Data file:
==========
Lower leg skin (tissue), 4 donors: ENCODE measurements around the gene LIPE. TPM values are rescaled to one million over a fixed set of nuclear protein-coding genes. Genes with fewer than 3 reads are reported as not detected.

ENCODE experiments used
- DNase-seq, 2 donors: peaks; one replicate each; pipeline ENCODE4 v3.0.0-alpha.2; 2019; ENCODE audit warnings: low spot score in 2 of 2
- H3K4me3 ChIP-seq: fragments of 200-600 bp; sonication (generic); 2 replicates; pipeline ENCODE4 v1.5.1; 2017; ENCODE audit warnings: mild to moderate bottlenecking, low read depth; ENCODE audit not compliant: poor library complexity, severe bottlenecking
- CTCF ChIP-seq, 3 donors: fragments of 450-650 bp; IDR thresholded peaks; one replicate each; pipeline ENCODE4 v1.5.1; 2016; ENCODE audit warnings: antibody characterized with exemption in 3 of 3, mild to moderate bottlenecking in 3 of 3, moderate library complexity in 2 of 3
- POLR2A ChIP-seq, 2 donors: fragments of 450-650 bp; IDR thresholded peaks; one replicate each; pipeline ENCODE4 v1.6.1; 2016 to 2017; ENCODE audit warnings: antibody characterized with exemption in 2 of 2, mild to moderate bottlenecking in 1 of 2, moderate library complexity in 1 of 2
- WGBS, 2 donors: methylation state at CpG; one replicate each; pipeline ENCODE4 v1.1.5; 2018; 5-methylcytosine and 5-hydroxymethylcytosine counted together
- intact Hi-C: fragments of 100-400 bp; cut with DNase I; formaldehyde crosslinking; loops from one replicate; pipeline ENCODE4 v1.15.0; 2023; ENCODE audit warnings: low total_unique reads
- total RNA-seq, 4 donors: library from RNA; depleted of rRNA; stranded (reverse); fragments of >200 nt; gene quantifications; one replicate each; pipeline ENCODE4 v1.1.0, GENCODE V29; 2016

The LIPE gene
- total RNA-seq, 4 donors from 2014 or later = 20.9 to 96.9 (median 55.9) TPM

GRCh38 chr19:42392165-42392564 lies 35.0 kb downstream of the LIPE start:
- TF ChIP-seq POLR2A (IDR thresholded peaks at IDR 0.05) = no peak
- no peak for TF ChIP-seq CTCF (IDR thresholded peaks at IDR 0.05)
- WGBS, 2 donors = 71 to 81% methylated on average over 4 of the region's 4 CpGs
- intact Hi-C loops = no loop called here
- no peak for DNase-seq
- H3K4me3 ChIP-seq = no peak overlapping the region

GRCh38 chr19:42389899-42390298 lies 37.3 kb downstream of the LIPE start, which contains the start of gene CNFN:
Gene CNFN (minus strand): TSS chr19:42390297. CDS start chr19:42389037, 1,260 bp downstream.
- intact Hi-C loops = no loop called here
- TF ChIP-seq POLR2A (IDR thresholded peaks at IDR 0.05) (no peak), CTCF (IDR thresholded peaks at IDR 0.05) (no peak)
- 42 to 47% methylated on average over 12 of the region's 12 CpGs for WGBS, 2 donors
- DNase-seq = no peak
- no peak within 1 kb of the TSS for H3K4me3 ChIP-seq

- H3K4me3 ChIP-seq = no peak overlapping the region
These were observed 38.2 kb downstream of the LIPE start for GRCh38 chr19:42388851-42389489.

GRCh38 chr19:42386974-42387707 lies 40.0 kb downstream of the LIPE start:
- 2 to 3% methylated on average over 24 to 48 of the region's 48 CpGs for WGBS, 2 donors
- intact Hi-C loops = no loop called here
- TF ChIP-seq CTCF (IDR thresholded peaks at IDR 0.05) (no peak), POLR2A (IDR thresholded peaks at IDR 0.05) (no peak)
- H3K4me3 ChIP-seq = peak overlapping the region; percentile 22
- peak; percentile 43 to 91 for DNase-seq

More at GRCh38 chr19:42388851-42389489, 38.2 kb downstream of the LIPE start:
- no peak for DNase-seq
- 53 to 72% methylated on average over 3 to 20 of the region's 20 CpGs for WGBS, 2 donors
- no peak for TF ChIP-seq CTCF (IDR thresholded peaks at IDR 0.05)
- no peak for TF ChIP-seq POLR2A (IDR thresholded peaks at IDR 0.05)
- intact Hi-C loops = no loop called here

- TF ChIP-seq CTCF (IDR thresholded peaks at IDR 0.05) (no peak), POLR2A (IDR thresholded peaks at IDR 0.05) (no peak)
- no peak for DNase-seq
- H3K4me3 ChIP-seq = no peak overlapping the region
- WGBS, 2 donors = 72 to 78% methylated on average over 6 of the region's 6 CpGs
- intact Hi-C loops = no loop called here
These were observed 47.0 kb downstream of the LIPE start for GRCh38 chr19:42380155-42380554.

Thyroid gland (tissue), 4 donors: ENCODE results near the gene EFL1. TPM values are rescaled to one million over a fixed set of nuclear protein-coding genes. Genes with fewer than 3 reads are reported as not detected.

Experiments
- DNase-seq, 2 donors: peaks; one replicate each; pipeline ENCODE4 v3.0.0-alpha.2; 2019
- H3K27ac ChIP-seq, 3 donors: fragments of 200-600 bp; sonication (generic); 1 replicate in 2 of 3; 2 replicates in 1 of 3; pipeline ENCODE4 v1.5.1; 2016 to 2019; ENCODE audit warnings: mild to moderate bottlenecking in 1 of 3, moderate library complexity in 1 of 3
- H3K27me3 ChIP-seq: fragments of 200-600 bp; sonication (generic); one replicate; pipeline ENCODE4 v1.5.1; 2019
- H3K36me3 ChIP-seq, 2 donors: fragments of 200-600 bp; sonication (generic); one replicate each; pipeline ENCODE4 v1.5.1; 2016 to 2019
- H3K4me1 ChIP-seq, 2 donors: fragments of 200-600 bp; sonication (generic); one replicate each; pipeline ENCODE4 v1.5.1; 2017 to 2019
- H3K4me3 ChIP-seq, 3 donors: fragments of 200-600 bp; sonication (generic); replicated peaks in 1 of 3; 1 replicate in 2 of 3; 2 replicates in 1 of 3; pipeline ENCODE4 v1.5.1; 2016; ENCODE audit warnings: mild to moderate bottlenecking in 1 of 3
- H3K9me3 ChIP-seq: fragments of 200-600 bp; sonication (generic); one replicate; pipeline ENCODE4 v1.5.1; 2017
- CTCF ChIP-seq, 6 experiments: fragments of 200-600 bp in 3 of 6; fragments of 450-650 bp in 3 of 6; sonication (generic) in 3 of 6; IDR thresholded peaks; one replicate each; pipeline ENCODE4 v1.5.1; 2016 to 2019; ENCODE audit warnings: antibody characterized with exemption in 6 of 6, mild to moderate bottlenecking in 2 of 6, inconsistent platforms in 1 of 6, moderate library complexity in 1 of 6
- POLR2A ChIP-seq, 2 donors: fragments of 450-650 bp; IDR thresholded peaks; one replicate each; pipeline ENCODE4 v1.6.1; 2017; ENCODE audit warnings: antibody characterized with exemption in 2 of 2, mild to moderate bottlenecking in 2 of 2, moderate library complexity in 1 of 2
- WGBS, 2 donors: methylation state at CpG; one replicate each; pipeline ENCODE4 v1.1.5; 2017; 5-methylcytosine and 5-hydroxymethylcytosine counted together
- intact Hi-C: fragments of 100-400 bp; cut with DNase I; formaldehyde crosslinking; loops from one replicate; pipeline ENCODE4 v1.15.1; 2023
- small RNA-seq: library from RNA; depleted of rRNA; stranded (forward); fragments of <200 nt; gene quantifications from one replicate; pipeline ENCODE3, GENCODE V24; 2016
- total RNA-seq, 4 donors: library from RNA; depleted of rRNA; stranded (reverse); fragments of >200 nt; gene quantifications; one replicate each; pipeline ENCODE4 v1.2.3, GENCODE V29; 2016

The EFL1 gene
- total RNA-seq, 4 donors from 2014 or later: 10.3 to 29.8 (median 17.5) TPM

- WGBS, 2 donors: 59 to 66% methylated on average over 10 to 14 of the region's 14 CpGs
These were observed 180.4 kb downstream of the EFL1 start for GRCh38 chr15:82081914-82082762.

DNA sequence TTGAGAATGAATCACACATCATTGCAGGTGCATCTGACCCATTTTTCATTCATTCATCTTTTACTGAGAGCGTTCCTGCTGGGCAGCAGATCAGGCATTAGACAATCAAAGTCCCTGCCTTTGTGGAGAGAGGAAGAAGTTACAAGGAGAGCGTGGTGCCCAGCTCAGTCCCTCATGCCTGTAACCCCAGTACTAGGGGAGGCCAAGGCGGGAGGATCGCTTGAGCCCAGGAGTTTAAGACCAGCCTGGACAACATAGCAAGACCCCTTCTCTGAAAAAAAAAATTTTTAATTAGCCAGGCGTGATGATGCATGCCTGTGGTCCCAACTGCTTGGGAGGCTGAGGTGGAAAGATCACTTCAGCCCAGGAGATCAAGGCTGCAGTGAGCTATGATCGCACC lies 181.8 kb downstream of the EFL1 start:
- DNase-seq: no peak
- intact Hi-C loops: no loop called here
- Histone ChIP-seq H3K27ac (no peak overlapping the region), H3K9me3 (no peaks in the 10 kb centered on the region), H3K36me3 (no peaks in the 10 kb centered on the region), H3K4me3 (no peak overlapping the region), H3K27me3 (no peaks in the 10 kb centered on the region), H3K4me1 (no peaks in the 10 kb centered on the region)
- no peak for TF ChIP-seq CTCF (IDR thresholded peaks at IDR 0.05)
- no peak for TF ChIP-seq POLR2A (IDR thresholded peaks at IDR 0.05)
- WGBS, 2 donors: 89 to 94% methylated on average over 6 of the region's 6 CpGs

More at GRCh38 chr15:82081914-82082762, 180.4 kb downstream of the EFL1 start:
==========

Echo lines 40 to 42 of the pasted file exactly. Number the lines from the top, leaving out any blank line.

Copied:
- TF ChIP-seq CTCF (IDR thresholded peaks at IDR 0.05) (no peak), POLR2A (IDR thresholded peaks at IDR 0.05) (no peak)
- no peak for DNase-seq
- H3K4me3 ChIP-seq = no peak overlapping the region